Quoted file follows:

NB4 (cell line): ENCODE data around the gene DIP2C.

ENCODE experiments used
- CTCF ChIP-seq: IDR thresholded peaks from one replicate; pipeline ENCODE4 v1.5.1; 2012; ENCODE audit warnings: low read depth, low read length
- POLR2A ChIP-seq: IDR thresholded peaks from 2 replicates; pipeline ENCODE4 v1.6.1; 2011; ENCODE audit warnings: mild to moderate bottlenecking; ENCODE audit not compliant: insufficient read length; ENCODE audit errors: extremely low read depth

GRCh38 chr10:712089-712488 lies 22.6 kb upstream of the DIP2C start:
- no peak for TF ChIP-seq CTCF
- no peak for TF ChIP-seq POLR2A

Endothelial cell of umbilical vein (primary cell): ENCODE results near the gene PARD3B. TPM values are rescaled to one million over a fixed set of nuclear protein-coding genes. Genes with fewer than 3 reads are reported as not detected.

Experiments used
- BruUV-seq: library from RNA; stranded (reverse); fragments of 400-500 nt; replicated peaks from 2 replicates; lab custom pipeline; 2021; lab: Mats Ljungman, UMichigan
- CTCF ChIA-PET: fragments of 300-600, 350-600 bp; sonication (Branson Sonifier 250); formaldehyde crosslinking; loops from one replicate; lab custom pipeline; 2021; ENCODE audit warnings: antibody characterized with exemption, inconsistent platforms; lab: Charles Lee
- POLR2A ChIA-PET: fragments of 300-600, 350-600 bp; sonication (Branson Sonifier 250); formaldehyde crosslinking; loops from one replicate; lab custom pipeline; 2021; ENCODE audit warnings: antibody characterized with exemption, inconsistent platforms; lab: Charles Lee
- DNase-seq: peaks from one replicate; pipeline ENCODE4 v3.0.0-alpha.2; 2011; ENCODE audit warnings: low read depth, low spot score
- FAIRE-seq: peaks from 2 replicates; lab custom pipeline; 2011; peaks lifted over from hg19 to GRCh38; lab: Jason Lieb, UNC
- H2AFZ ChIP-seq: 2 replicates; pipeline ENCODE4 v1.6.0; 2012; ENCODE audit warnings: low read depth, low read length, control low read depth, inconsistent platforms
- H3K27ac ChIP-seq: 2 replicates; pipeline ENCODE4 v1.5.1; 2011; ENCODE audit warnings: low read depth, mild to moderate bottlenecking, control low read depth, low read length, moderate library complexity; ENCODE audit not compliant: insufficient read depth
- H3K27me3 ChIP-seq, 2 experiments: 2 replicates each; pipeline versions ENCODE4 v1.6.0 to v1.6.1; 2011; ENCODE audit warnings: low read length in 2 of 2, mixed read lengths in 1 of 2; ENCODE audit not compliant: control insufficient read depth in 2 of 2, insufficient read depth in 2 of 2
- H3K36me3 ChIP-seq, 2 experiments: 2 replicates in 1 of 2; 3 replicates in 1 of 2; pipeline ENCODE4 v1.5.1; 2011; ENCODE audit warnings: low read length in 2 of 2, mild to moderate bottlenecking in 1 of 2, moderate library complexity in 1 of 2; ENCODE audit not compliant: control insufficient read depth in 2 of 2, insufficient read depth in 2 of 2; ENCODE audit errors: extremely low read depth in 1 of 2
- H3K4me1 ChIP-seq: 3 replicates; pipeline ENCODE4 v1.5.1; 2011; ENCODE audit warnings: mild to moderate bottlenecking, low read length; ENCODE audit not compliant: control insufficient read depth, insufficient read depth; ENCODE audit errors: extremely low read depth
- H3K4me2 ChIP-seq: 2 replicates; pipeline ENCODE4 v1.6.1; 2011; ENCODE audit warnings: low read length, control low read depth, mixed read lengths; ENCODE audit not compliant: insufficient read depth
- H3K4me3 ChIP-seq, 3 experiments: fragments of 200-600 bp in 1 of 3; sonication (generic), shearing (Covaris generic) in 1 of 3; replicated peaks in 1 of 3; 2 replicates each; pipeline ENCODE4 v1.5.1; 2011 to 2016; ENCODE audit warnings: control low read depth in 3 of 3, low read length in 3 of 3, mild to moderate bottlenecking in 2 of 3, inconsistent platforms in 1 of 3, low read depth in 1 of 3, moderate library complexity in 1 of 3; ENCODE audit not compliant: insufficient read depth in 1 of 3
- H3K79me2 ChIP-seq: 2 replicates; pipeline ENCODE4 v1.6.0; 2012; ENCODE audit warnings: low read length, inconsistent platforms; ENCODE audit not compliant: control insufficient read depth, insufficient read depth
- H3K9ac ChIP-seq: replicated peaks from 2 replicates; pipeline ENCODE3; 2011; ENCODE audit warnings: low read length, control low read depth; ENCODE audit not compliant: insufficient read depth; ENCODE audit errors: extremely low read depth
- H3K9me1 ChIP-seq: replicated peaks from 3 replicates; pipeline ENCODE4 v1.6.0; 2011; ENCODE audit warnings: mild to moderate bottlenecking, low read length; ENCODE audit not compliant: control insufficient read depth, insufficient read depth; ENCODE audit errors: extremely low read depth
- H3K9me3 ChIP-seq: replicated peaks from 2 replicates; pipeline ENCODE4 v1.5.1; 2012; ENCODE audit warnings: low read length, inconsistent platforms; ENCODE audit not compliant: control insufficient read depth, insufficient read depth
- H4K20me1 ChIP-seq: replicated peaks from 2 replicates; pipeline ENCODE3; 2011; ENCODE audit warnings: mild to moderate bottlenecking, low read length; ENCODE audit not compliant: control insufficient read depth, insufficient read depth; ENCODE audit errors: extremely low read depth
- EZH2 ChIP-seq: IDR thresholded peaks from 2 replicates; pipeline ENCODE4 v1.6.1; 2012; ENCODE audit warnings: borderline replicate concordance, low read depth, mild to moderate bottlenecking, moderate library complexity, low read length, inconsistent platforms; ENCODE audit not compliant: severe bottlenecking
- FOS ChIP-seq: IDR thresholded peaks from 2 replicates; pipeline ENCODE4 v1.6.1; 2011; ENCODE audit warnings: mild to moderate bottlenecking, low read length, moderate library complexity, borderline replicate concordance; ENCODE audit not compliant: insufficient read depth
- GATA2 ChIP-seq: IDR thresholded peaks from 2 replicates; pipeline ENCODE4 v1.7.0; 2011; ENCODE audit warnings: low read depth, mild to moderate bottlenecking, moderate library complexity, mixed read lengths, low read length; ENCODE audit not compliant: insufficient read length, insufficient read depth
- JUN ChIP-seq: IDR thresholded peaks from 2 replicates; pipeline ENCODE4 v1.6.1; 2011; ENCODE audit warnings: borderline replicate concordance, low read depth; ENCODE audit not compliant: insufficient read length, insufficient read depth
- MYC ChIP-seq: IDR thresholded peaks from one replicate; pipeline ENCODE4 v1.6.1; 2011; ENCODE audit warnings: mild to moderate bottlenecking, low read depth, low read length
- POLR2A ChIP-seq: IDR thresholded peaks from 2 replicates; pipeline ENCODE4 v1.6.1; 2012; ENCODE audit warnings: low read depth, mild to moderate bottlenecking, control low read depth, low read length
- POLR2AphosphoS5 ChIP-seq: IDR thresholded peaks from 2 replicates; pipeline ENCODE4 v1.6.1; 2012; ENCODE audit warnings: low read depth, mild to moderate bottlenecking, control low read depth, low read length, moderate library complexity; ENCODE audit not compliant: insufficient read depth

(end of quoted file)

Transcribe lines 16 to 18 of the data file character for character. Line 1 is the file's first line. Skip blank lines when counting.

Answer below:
- H3K27ac ChIP-seq: 2 replicates; pipeline ENCODE4 v1.5.1; 2011; ENCODE audit warnings: low read depth, mild to moderate bottlenecking, control low read depth, low read length, moderate library complexity; ENCODE audit not compliant: insufficient read depth
- H3K27me3 ChIP-seq, 2 experiments: 2 replicates each; pipeline versions ENCODE4 v1.6.0 to v1.6.1; 2011; ENCODE audit warnings: low read length in 2 of 2, mixed read lengths in 1 of 2; ENCODE audit not compliant: control insufficient read depth in 2 of 2, insufficient read depth in 2 of 2
- H3K36me3 ChIP-seq, 2 experiments: 2 replicates in 1 of 2; 3 replicates in 1 of 2; pipeline ENCODE4 v1.5.1; 2011; ENCODE audit warnings: low read length in 2 of 2, mild to moderate bottlenecking in 1 of 2, moderate library complexity in 1 of 2; ENCODE audit not compliant: control insufficient read depth in 2 of 2, insufficient read depth in 2 of 2; ENCODE audit errors: extremely low read depth in 1 of 2